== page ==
Portland’s ban the box law has been in effect since July 1, 2016. The ordinance is more restrictive than the statewide law and applies to employers with at least six employees. Specifically, under Portland’s law, not only are covered businesses barred from including questions about criminal convictions on their job applications, but such questions cannot be asked during the job interview or at any point before a conditional job offer is made. The employer may perform a criminal background check only after making a conditional job offer – an offer that is conditioned solely on the results of a background check or some other contingency that is expressly communicated at the time of the offer.
Once the employer acquires the applicant’s criminal history, the employer must make an individualized assessment of that information. Such an assessment must include consideration of:
- the nature and gravity of the offense or conduct;
- how recently the offense or conduct occurred; and
- the nature of the position for which the applicant has applied.
The administrative rules state that “[a]n employer may rescind a conditional offer of employment based on an applicant’s criminal history only if the employer determines, in good faith, that: a specific offense or conduct in the applicant’s criminal history bears a direct relationship to the position for which the applicant is being considered; and rescinding the conditional offer of employment is consistent with business necessity.” If the employer follows this process and decides to rescind the conditional offer, it must notify the applicant in writing and identify the conviction on which the decision is based.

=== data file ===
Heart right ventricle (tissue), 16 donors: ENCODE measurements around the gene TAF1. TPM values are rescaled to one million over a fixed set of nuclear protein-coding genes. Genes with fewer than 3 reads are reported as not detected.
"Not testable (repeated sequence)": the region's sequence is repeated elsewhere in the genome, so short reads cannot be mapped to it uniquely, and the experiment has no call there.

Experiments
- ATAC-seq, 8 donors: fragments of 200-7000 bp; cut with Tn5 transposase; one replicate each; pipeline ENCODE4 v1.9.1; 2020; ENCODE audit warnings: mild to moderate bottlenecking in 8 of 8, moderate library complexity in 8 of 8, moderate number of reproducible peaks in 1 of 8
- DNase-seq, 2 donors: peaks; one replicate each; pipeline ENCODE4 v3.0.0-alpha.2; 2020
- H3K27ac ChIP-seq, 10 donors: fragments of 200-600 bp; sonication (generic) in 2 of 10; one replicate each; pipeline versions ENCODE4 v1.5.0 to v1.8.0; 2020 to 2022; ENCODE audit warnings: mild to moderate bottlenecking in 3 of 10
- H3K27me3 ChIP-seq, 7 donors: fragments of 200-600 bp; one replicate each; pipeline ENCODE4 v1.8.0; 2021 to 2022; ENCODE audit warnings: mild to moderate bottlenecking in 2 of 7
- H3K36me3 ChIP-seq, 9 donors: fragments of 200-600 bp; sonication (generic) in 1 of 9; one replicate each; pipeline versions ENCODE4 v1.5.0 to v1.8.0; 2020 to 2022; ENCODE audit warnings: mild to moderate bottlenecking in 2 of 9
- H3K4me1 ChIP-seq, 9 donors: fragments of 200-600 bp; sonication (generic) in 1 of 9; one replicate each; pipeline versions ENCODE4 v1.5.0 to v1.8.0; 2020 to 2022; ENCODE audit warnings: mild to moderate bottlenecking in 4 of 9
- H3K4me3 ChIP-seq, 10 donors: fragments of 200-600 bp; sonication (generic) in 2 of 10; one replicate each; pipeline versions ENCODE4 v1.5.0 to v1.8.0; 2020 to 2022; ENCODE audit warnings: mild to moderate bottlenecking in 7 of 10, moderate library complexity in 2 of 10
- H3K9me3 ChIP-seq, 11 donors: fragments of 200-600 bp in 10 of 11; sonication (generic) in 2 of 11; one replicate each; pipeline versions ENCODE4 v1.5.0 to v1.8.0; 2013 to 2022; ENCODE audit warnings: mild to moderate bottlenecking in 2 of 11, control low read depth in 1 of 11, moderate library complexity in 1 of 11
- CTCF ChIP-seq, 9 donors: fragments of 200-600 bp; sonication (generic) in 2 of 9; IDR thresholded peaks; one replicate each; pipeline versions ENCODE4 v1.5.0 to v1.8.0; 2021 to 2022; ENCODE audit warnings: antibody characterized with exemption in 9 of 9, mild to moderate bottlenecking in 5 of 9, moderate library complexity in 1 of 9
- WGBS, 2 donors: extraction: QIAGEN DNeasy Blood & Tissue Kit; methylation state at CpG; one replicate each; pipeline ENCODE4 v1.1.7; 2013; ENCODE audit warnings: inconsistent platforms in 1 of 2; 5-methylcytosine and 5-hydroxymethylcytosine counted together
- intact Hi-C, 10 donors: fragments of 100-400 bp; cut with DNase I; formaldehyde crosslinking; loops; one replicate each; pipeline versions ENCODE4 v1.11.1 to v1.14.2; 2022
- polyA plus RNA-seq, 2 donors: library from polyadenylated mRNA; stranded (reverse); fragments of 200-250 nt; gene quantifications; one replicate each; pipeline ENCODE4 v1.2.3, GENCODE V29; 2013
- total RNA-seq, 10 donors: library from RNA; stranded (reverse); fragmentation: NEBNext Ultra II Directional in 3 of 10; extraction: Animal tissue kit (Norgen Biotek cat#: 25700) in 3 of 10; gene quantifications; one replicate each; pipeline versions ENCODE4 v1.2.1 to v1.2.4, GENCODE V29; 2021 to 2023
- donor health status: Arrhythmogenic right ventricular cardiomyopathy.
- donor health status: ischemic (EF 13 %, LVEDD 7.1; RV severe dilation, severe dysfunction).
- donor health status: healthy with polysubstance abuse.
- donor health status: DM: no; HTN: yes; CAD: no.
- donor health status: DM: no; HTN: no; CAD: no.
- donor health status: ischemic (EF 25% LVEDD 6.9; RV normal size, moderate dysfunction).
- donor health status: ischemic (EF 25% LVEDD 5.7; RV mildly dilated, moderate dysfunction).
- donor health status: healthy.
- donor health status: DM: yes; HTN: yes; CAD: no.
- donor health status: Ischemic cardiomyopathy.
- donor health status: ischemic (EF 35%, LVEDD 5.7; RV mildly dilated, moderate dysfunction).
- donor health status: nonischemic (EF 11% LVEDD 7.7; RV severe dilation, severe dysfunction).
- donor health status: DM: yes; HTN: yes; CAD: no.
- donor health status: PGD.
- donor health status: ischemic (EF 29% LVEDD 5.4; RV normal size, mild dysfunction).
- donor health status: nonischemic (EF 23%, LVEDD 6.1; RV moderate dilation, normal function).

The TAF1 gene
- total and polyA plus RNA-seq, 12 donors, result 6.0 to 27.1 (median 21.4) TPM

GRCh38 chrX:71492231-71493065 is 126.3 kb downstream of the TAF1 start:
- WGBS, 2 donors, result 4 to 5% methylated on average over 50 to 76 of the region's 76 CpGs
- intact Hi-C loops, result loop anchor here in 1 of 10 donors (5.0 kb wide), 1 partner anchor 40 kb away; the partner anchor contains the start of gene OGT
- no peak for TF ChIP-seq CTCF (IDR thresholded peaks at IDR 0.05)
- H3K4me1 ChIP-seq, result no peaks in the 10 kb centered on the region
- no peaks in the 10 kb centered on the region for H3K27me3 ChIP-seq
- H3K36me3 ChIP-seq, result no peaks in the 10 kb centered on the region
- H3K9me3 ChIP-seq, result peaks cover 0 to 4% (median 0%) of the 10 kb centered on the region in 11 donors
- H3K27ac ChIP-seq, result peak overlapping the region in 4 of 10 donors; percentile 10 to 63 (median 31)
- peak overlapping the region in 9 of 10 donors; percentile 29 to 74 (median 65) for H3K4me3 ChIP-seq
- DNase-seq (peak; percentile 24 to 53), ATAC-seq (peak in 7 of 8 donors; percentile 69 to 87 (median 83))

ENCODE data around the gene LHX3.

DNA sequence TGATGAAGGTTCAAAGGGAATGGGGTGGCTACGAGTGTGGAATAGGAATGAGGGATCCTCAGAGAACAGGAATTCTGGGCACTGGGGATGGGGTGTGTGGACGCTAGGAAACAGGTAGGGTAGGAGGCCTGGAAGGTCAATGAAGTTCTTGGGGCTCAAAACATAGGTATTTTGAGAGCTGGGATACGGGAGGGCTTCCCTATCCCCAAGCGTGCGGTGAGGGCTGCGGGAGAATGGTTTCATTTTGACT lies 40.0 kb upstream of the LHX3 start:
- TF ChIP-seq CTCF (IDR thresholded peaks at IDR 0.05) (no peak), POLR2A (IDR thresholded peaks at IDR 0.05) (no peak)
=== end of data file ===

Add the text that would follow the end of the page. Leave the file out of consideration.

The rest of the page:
If you are an employer and need assistance updating your hiring policies or have questions about a particular applicant, please contact a member of our Employment Group: 503-227-1111; http://www.sussmanshank.com/employment